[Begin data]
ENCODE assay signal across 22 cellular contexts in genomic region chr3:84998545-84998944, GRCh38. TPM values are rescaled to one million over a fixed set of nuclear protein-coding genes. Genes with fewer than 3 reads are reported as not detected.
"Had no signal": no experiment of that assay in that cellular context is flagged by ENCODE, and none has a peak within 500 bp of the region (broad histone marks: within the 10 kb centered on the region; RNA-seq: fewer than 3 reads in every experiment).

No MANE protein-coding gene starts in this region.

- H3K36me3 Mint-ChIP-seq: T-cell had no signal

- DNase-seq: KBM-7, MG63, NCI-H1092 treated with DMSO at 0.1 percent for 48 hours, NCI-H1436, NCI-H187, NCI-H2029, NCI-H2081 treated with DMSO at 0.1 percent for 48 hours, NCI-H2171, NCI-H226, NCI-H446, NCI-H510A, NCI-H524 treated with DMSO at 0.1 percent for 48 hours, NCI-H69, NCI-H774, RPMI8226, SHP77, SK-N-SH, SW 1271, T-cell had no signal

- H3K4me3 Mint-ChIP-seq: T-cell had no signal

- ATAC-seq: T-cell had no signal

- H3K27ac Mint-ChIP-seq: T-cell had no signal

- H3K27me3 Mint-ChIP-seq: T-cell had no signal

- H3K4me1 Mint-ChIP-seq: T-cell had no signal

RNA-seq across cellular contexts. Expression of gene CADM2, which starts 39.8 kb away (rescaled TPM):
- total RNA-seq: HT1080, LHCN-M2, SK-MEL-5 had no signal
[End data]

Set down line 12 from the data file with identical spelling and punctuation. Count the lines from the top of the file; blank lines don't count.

- total RNA-seq: HT1080, LHCN-M2, SK-MEL-5 had no signal